MESA, Ariz. – The Giants will break camp in 48 hours and they’re still kicking around several roster scenarios in preparation for the April 1 opener at Dodger Stadium.
More than one decision will hinge on the health of Pablo Sandoval, whose likelihood of starting the season at third base seems to ebb and flow with every passing day.
The Giants were a bit more optimistic on Monday after Sandoval reported improvement in his sore right elbow. He might test it by playing light catch in another day or two, and because he’s already logged plenty of at-bats in winter ball and the World Baseball Classic, he wouldn’t have to check off many other boxes to be ready.
“Pablo is determined to make it by opening day,” Giants manager Bruce Bochy said. “So we’ll see.”
[RELATED: Sandoval in limbo after elbow tests]
A reminder: if the Giants were to place Sandoval on the DL, they could backdate him as long as he doesn’t appear in another big league exhibition – making him eligible to return as early as April 6, which is the fifth game of the season.
Sandoval has ulnar neuritis as well as a bone spur, which might be contributing to the irritation. But after X-rays and a CT scan of Sandoval’s elbow on Sunday, surgery was ruled out as a course of action at this time. (The average recovery time for such a procedure is eight to 10 weeks for a pitcher, and often a bit less for a position player.)
Sandoval said he felt “good, great” on Monday. Two days earlier, he was in a much different mood after he tried to play catch and was shut down as a precaution. So this is a story that is changing by the day, and I expect that will continue to be the case until he can throw without pain or numbness.
Even if Sandoval is cleared to begin the season at third base, it sure looks like Nick Noonan has a place on the roster.
The Giants continue to look for backup infielders. But after watching Noonan play another strong game in a 9-3 victory over the Cubs at HoHoKam Park, I’m not sure they’ll find anyone better on the waiver or trade market.
Noonan started at third base and ranged into foul ground to make one catch, then he took away a single on a hard grounder. He also stung the ball four times while going 2 for 5 with a pair of doubles. One of them went into the left field corner and the other split the gap in left-center.
The hits were impressive. The defensive plays were better.
“Well, defense is so important to us,” Bochy said. “We’re about pitching and defense. Hitting is nice and we need that, but we’ve got to catch the ball. He’s a shortstop and he’s athletic.”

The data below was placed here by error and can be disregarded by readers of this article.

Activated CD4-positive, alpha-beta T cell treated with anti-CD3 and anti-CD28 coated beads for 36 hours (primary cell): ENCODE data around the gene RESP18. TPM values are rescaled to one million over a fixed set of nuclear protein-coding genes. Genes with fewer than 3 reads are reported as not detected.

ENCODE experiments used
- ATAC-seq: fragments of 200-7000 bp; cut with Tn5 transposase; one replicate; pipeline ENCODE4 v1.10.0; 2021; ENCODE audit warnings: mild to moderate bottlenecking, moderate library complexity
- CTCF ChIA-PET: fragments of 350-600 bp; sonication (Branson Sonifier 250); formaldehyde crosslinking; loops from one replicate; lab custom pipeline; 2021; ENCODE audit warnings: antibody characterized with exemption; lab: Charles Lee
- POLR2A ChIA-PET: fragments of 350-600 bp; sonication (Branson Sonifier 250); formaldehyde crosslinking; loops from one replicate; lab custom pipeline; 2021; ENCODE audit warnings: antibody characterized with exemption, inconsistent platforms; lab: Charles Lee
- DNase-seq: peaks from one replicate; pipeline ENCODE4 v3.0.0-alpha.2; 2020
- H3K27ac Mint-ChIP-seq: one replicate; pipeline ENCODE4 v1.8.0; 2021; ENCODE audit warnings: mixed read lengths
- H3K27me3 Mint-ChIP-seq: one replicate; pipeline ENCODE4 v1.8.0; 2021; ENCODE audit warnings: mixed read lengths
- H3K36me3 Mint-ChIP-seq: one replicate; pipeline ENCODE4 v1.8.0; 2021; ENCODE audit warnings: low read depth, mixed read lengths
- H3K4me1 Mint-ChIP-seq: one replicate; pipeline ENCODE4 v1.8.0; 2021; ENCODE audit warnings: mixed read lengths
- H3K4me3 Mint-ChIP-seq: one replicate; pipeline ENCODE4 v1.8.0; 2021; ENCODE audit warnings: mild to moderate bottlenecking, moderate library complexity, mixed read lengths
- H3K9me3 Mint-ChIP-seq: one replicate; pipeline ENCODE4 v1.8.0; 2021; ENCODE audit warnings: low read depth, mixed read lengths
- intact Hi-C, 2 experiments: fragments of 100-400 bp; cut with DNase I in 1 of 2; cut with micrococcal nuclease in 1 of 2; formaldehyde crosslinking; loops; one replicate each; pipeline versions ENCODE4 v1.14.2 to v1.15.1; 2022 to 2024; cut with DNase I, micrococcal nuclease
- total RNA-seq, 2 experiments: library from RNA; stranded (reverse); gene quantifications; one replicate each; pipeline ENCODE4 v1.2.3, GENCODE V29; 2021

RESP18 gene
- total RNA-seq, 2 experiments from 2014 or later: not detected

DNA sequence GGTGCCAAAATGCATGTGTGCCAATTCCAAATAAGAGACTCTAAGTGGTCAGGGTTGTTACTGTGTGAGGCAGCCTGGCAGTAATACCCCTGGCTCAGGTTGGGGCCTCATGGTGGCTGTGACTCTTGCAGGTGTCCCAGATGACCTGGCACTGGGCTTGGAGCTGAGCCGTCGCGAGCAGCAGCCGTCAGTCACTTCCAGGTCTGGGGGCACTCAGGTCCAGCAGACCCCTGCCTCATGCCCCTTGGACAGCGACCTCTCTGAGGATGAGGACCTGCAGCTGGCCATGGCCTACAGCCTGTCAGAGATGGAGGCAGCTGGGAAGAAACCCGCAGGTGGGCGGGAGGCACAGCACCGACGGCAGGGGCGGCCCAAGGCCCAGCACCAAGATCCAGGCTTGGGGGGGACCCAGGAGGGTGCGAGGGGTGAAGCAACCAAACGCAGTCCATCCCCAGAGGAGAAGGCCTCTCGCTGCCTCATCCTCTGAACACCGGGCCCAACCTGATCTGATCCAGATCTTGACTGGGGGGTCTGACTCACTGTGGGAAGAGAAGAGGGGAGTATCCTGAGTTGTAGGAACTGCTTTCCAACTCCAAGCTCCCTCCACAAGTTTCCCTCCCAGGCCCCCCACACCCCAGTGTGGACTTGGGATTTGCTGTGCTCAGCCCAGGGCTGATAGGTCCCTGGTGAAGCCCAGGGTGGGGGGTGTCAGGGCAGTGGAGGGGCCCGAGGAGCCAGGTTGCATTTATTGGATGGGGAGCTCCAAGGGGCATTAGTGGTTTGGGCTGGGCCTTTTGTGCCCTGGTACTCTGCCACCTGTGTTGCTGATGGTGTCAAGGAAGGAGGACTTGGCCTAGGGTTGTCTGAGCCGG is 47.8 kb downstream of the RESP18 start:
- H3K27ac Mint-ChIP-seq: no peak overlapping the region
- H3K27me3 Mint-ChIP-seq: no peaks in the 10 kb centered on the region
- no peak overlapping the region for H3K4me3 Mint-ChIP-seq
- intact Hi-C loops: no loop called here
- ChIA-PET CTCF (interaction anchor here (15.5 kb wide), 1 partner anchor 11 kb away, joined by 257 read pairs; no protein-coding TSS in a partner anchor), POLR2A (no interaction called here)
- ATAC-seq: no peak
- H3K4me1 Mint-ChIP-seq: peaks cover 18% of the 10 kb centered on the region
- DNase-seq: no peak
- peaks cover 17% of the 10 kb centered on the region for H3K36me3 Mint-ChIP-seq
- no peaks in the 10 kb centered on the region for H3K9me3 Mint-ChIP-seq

The only downside, really, is the endless “Noonan” chants from the stands. No surprise, but fans really like to say his name – especially if they’ve seen “Caddyshack.”
If that’s the only downside to carrying Noonan on the roster, that means he’s done well for himself this spring.
“He had a great year last year and it seems he’s getting more and more comfortable,” Bochy said. “He’s throwing out good at-bats. He made a good play at third base. He’s getting a lot thrown at him and I like the way he’s handling it.”
Bochy tipped his hand a bit when asked how much defense would enter the equation as he tries to pick a fifth outfielder from among Cole Gillespie and Francisco Peguero.
Bochy said Peguero, with his speed, gets the defensive edge. But then he dropped a hint that Gillespie better fits their needs.
“As we’ve said, we need a right-handed bat and that could determine which way we go,” Bochy said. “One guy has more experience coming off the bench than the other. It’s a tough decision and we’ve still got a few days left to make it.”
Ryan Vogelsong allowed a two-run homer to Dioner Navarro but otherwise looked sharp again while giving up three runs in six innings. He made it through healthy, which was the most important thing.
it took awhile, but NL batting champ Buster Posey is starting to throw his hits out there. He had five in a span of six at-bats after collecting three on Monday to boost his spring average to .293. He also caught nine innings for the first time this spring. Joaquin Arias also got three hits and continued to show that he's pretty darn good against left-handed pitching. (The Cubs' Travis Wood got cuffed around pretty good in his four innings of work.)
George Kontos continues to have a nice spring. He worked the first of the Giants’ three scoreless relief innings (Javier Lopez and Sergio Romo pitched the eighth and ninth). In general, the Giants bullpen has looked very, very good this spring. I chalk that up, in part, to the number of guys competing in the World Baseball Classic. They had to be ready early, and they’ve stayed in game mode.
You don’t need to know New York Mets longtime public relations man Jay Horwitz to appreciate this Wall Street Journal story about his issues with modern technology, and the butt dial in particular. But if you do …
Baseball story of the spring, folks. And it’s not even close.
Matt Cain will get his final tuneup in minor league camp Tuesday so the Giants can control his pitch count. Yusmeiro Petit, everyone's favorite stunt double, will start against the Padres in the Giants' final home Cactus League game.
Brandon Belt's neck was improved and he took batting practice with no problems. He doesn't have his range of motion all the way back, though, and throwing wasn't as easy to do without some discomfort. He said the way it's progressing, he should be OK to play Tuesday.